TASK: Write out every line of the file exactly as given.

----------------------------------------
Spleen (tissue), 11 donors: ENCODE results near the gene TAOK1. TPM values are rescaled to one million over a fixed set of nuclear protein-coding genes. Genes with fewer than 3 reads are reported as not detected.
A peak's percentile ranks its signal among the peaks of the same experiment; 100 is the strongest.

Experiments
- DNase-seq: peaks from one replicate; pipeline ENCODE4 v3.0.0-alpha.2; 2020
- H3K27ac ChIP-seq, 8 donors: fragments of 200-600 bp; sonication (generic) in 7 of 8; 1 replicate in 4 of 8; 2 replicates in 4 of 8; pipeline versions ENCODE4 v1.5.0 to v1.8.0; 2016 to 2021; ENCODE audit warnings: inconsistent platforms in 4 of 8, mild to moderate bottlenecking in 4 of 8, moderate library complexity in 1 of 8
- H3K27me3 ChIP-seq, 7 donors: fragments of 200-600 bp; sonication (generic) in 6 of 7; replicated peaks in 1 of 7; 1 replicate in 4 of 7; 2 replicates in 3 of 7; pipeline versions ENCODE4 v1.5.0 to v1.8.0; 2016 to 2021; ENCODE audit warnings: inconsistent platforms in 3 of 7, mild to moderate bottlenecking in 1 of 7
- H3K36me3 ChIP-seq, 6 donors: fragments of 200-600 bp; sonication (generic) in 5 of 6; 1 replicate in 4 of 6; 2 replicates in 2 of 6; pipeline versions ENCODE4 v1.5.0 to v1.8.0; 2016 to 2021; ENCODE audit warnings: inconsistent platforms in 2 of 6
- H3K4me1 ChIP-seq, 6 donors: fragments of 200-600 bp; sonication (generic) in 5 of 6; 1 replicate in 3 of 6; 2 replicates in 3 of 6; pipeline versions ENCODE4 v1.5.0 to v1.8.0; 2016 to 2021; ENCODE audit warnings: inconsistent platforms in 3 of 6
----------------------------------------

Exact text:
Spleen (tissue), 11 donors: ENCODE results near the gene TAOK1. TPM values are rescaled to one million over a fixed set of nuclear protein-coding genes. Genes with fewer than 3 reads are reported as not detected.
A peak's percentile ranks its signal among the peaks of the same experiment; 100 is the strongest.

Experiments
- DNase-seq: peaks from one replicate; pipeline ENCODE4 v3.0.0-alpha.2; 2020
- H3K27ac ChIP-seq, 8 donors: fragments of 200-600 bp; sonication (generic) in 7 of 8; 1 replicate in 4 of 8; 2 replicates in 4 of 8; pipeline versions ENCODE4 v1.5.0 to v1.8.0; 2016 to 2021; ENCODE audit warnings: inconsistent platforms in 4 of 8, mild to moderate bottlenecking in 4 of 8, moderate library complexity in 1 of 8
- H3K27me3 ChIP-seq, 7 donors: fragments of 200-600 bp; sonication (generic) in 6 of 7; replicated peaks in 1 of 7; 1 replicate in 4 of 7; 2 replicates in 3 of 7; pipeline versions ENCODE4 v1.5.0 to v1.8.0; 2016 to 2021; ENCODE audit warnings: inconsistent platforms in 3 of 7, mild to moderate bottlenecking in 1 of 7
- H3K36me3 ChIP-seq, 6 donors: fragments of 200-600 bp; sonication (generic) in 5 of 6; 1 replicate in 4 of 6; 2 replicates in 2 of 6; pipeline versions ENCODE4 v1.5.0 to v1.8.0; 2016 to 2021; ENCODE audit warnings: inconsistent platforms in 2 of 6
- H3K4me1 ChIP-seq, 6 donors: fragments of 200-600 bp; sonication (generic) in 5 of 6; 1 replicate in 3 of 6; 2 replicates in 3 of 6; pipeline versions ENCODE4 v1.5.0 to v1.8.0; 2016 to 2021; ENCODE audit warnings: inconsistent platforms in 3 of 6